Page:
8. I prefer the Jimmy Page wiring. Phase and coil splitting along with the tone and volume controls gives an infinite amount of possibilities.

  9. Nice I tried this 50s wiring seems ok at first cause it make the tone clearer indeed but it lacks that punch. compared to the modern, in the end I ended back to modern wiring

  10. Just put the Slash set in one of my LP’s a few days ago and decided to change out the caps for some orange drops while I was in there. Well I just happened upon this article and man am I glad that I did because after getting the pickup height adjusted for the sweet spot and then getting a nice balance between the strings it started to get a bit too muddy when I’d roll the volume back at all. There’s so much more control with the 50’s style wiring and it cleans up so well at low volumes now and there’s so many more tonal variations to be had (good ones, not just “more of them”).
    I don’t understand why this wouldn’t be the default wiring design.

    1. Some people (a lot, actually) don’t like the way the volumes & tones interact with 50s wiring. Good thing for use is that it is easy to switch back and forth, unless you have everything on a PC board.

      1. The best thing anyone can do is get rid of the awful pots that Gibson uses and put a high quality pot in to replace it like the bourns pots.

  11. The hipsters seem to be awfully pretty impressed with themselves for changing their guitars over to the 50s wiring, next week the cool thing for them to do will be something else.

    1. No..Not really..If you want to sound a little more like a real burst. 50’s wiring would definitely be a step forward. Plus I love a quick clean-up 10 to 8, retaining the same amount of treble..Then roll down even more for a super quite approach..I have two Gibsons w/it, and it’s incredible..I’ve been holding off w/my R8, but am gonna go for it on that guitar next week. I’m a little nervous, because it is already a bright sounding instrument. I can see both sides and have been using both for years. Wish me luck. JGH, Nashville TN.

  12. The 50 Wiring is good if you don’t use your tone control and don’t use the middle position, with the 50s Wiring the tone control also acts as a volume control and all four controls act really funky in the middle position because they interact with each other more so than with the Modern Wiring.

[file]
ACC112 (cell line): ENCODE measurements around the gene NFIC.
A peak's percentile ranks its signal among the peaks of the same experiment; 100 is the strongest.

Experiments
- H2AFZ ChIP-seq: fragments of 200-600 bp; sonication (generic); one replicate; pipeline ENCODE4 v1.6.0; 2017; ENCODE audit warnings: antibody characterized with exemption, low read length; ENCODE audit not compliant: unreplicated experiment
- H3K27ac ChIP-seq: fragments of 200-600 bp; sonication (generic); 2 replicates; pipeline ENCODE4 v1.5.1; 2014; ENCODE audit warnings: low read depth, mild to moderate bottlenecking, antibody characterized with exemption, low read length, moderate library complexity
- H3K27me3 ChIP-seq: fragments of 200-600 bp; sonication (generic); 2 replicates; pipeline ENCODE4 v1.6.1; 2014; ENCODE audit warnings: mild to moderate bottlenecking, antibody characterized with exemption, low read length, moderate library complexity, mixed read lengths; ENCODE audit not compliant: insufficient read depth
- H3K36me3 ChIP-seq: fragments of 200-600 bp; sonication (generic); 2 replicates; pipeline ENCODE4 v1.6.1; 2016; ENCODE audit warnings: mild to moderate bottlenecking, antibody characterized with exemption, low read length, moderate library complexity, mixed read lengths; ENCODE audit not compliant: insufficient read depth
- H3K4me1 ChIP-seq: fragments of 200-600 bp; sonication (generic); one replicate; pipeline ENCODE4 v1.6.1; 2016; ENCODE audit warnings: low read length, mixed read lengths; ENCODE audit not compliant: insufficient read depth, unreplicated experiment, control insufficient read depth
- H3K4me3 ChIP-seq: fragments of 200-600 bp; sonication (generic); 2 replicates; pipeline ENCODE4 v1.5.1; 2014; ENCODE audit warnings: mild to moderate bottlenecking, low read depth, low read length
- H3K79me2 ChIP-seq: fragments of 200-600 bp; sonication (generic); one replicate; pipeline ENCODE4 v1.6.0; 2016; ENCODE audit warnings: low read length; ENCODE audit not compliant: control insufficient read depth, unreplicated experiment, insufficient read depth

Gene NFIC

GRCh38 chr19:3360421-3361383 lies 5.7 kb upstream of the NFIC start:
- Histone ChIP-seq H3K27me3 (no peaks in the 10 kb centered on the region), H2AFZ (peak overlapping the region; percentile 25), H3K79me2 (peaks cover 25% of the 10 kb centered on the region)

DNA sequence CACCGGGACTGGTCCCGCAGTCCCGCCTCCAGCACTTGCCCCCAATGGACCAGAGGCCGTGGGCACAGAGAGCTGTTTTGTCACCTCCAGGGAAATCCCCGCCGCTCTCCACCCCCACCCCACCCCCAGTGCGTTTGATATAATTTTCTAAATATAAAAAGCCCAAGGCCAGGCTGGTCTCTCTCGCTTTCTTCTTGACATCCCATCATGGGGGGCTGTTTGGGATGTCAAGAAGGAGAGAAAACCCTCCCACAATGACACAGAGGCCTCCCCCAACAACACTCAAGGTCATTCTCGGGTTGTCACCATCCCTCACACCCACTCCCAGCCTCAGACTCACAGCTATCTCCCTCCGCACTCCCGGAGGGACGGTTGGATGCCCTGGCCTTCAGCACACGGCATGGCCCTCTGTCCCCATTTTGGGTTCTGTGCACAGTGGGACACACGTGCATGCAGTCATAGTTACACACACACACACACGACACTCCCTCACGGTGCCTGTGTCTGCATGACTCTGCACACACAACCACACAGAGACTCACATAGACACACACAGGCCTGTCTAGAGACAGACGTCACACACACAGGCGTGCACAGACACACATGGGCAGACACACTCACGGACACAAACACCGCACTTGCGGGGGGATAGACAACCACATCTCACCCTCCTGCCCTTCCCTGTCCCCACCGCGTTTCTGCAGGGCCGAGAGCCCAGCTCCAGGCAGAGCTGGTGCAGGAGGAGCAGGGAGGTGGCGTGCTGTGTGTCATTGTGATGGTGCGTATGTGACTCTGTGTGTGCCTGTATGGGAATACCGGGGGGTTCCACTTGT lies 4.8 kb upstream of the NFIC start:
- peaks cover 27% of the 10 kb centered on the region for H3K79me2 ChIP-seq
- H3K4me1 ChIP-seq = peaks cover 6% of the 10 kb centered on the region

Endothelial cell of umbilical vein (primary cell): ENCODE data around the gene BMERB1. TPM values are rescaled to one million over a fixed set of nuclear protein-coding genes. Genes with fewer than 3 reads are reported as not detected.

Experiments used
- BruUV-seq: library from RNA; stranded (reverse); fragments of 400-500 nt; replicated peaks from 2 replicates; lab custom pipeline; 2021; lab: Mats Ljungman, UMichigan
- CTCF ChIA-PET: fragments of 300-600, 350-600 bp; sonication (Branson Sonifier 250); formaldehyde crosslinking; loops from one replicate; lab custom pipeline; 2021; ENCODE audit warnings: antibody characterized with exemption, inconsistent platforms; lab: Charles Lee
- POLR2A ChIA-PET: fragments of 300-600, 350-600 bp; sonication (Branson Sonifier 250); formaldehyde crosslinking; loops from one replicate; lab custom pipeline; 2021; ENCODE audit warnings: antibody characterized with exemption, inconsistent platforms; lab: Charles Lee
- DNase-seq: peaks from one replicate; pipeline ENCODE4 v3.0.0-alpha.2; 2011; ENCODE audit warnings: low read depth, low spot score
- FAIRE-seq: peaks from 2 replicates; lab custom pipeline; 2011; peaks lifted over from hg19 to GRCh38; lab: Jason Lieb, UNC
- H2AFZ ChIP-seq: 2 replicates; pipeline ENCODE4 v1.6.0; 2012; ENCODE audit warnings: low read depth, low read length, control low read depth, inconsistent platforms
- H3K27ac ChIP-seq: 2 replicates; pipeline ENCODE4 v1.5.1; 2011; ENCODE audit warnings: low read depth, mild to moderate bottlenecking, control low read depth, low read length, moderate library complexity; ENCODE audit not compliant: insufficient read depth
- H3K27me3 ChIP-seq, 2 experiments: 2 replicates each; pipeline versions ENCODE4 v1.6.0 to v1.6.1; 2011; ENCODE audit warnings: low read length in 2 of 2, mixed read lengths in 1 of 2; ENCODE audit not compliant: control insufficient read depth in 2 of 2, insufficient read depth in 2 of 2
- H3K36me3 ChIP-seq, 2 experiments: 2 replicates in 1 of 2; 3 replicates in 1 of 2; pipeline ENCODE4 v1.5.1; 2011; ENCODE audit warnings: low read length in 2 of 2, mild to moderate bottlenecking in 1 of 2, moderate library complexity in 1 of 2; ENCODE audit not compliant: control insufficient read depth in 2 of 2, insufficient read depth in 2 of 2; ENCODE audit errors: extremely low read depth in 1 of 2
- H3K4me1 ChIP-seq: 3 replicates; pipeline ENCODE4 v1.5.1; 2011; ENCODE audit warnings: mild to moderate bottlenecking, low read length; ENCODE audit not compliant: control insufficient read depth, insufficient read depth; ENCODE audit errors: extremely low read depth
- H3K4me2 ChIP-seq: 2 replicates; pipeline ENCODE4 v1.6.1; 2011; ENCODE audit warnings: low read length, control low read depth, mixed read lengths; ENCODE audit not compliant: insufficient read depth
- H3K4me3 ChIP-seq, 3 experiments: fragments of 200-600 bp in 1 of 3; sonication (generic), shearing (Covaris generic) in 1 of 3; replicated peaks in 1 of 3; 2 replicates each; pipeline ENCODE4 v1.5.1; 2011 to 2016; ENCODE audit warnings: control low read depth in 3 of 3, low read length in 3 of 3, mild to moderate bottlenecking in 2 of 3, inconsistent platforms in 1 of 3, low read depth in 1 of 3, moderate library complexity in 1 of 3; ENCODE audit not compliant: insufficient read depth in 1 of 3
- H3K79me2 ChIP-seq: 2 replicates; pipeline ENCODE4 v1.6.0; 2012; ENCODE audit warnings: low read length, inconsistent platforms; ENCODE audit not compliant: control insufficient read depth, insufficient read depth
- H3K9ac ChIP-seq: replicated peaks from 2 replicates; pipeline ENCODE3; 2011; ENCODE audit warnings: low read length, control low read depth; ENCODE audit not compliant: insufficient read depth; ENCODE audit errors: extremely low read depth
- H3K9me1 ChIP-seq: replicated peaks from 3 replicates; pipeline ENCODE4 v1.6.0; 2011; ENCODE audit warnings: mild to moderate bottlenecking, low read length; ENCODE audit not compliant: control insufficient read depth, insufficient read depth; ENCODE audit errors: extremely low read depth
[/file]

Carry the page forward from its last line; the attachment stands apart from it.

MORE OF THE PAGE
If you like most players that leave your tone cranked up to 10 all the time then the 50s wiring is the way to go, but if you like to use your tone controls then go with the Modern wring, unless your pickups are muddy and dark sounding, then go with the 50s wiring, or better yet go with no tone control at all.

    1. Didn’t have those problems with the tone controls, they are very active in any setting and the tone can get crystal clear with certain settings. Maybe the pots are not grounded, check to see if they are, might be the problem.

    2. All the pros in the 60’s and 70’s w/bursts were constantly working their tones and volumes(50’s wiring). It’s very tight controls, you can’t turn them a half a turn, more like a number or two..Tons of tones. It’s all about finesse. And pedals weren’t needed back in the day to clean up a marshall. Personally, to me, modern wiring is for someone who never touches there controls, and keeps them on 10 (using clean, dirty, dirtier pedals) to sculpted there tone..I did it for years and still use pedals. But not for major tone sculpting, as I once did.

  13. Just modded my 2001 classic with the 50s’ wiring Seth pups and it sounds so much better I was surprised. When I put the Seths’ in I was disappointed and the guitar went back in the case for quite a while. Today I was going to put the Gibson 57 Classics back in it but decided to do some research on the best caps for those pups and came upon this article while searching. So on the bench I wired it up for the 50s configuration and actually took out the bridge then had second thoughts and put the Seth bridge back in. Glad I did! The tone just exploded and can dial in many colors. Thanks for the article Orpheo!

  14. My sound improved the most when I quit tinkering, took lessons, practiced better and added high end compressors to my rig. I can now recreate anything from Clapton to McGuinn effortlessly. The proof is in the hot women following me around after gigs begging for some.